After gallivanting around Spain and Portugal for five weeks, it was time to come home and get to work.
As a child, I spent most of my summers at a new camp every week, learning about animation or volleyball or astronomy. I adored my counselors; it was refreshing to have energetic, caring leaders who weren’t “old” (at age 8, anything over 30 seems old). They were my role models, and I hoped to someday be as cool as they were.
And I guess I must be cool now, because this summer I’m working full-time as a day camp counselor at the Jewish Community Center. Last week we did staff training and hosted a summer kickoff party for the campers, where I indulged myself in the ubiquitous camp tradition of face paint and became a cat.
One of my goals as a counselor is to spot kids who are shy or have a hard time interacting with other campers. I’m fairly outgoing now, but my dirty little secret is that I was terrified of meeting new people as a child. It only makes matters worse when a lot of them already know each other (at JCC camp, a bunch of the kids are “lifers” or stay for many weeks throughout the summer). I remember really appreciating counselors who made an extra effort to engage me when I was feeling shy, so I’ve made a point of doing the same.
This week I’ve been assisting in painting camp, which has a pretty calm classroom environment, and I’ve loved getting to know my campers by chatting with them about anything and everything while we paint.
On Monday, I sought out one shy camper while watercoloring. She told me about how her grandma is an artist and the two of them create watercolor paintings in grandma’s studio. I loved hearing this little piece of her life and I noticed her feeling more comfortable talking to other kids once I got her warmed up–just like how I was at that age.
Today she was absent (it’s like she’s trying to break my heart) so I sat at a more talkative table while we created pointillism paintings. The girls had such a hard time with the concept of blending colors on the paper instead of the palette, so I modeled the technique on my own painting. With a lot of encouragement from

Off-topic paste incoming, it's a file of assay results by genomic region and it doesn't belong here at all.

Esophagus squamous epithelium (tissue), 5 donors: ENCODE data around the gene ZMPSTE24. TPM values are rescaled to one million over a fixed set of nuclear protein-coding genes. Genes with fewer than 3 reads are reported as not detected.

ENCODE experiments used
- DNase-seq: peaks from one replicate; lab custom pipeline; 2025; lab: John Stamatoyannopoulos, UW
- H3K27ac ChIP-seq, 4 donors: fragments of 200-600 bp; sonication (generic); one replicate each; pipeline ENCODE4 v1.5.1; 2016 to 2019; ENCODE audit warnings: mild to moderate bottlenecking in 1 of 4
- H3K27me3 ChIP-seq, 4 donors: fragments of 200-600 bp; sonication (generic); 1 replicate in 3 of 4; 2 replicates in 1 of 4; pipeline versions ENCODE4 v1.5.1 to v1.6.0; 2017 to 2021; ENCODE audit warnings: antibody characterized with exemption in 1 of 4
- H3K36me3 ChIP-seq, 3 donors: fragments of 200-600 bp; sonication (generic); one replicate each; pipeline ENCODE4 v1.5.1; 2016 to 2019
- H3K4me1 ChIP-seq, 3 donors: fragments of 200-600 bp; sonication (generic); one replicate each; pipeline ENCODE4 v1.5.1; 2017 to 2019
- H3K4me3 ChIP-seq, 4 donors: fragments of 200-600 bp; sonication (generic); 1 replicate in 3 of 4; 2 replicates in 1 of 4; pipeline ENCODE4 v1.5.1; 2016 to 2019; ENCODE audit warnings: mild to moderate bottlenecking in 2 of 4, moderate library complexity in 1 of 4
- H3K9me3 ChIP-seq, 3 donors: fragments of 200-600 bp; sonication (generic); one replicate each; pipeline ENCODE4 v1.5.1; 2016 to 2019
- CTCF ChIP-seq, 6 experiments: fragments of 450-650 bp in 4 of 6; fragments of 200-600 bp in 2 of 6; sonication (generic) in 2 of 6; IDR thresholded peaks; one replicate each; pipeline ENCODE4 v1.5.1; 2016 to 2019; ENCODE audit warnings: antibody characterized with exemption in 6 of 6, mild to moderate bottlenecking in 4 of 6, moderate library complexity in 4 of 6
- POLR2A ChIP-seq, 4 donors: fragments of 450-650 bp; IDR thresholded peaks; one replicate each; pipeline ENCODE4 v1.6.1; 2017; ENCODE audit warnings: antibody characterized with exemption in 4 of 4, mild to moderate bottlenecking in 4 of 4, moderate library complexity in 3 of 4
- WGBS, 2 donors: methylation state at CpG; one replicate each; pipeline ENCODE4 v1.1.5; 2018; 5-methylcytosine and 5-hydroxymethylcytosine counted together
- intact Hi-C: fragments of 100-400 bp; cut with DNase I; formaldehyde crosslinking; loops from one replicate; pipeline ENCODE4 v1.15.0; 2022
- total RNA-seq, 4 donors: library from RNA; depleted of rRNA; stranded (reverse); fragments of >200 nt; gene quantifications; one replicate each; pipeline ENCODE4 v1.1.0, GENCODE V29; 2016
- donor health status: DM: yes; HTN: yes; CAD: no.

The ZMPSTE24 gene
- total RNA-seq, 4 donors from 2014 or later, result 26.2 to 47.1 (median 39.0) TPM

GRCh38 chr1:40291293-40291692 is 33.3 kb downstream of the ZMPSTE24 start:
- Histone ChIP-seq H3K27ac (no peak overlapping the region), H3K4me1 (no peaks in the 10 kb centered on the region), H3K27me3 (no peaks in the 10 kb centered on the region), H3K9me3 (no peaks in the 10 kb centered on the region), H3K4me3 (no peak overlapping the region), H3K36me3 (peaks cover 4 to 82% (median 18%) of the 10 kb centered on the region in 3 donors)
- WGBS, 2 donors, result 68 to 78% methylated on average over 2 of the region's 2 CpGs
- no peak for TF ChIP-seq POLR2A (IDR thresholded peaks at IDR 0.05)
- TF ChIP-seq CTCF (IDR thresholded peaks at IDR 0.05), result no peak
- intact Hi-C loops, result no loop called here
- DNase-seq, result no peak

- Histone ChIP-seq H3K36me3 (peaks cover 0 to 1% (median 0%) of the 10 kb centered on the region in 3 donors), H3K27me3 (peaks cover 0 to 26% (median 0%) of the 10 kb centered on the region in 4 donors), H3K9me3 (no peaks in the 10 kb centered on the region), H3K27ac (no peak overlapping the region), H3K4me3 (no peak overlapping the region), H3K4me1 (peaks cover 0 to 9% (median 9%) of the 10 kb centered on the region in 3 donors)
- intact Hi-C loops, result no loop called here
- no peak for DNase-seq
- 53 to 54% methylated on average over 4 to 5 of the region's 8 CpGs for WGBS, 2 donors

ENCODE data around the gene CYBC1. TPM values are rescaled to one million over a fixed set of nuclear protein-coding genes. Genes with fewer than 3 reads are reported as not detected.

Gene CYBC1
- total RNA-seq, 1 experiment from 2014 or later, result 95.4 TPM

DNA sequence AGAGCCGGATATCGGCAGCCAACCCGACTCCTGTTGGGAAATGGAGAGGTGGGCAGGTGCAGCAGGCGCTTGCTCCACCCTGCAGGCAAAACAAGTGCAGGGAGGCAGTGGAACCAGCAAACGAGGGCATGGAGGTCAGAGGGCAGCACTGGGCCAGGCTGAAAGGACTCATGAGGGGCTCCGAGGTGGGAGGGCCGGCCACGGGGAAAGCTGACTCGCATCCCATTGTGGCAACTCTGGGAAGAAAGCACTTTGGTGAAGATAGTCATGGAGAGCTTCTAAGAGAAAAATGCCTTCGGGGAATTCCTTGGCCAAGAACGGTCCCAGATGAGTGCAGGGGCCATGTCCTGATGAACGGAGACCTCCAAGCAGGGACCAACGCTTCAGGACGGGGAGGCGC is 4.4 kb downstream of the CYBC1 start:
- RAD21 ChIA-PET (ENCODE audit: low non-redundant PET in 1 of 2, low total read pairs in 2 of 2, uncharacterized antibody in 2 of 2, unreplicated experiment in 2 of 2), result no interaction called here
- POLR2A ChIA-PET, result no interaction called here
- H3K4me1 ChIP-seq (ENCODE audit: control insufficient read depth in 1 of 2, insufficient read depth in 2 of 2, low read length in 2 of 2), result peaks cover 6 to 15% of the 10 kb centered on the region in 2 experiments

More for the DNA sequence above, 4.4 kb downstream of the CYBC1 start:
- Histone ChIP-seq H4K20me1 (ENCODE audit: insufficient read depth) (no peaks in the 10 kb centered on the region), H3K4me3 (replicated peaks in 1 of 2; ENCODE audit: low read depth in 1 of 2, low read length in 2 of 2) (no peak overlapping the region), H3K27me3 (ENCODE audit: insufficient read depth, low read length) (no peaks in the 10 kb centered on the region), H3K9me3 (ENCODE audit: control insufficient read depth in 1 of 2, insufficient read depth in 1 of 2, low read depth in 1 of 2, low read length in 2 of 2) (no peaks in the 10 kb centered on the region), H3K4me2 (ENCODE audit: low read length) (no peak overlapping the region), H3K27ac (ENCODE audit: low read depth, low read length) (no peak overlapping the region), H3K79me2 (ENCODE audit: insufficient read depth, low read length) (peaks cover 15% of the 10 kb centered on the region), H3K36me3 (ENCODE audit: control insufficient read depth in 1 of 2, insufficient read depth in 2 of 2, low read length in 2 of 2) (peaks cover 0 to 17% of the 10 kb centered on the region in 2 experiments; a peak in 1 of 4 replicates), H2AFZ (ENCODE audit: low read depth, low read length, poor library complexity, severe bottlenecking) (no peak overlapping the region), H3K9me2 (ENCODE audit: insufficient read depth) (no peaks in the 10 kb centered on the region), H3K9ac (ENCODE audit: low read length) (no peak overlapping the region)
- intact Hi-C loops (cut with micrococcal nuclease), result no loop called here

their obviously super fabulous camp counselor me, they finally got it, despite some initial pointillism-induced impatience and frustration.
Needless to say, I’m loving camp so far. While I expect the kids will tire me out by week 10, I’m excited to hang out and play games with some awesome campers this summer, all the while fulfilling the same role my incredible counselors did for 8-year-old me.
16 thoughts on “I Must Be Cool Now”
I never went to camp as a child. Never got to be a camp counselor either. That sounds like so much fun. I did spend a couple of weekends volunteering with the Special Olympics though. That seriously changed my life. I think I blogged about it here as well. Well done you for bringing joy to peoples’ lives.
Thank you! Camp is a fun time for sure.
I know I missed out!
I was a camp counselor for several years and remember what a great experience it was for me (so I guess I was once cool, too.) It’s great that your camp makes a point to give staff a mission to help shyer or more nervous students. Camp can be scary for many young people and, so often, it only takes one person to change the experience for them into something wonderful.
They mentioned briefly in training to make sure shy campers are getting involved but didn’t emphasize it, so my engagement with more reserved campers is pretty much entirely based on my childhood experiences. It definitely can be hard for kids–some are away from their parents for the first time–so showing them that camp is fun and making it more comfortable for them is really important.
Good for you! Keep it up. Some of my best childhood memories are of teachers who were truly invested in each pupil. Your compassion and attention will surely leave a lasting imprint on your campers!
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Thank you so much! I love to hear that :)
Glad that you’re using your own experiences at camp as a child to focus your approach as a counselor! It’s so reassuring to know that there’s someone making an effort to reach out to shy kids – they need that encouragement to edge out of their shells, and you should feel great about yourself for giving them that praise. Also, wonderful job instructing art, I would never be able to do that.
Hope your two jobs bring you much fulfillment this summer.
Thank you so much, this is such a nice comment <3
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I was a camp counselor, too. The summer I was 16. What an awesome job!
Absolutely! It’s a good summer job to have for sure.
Away from home, cute female counselors, a decent paycheck. Yes, it was a very good summer. :)
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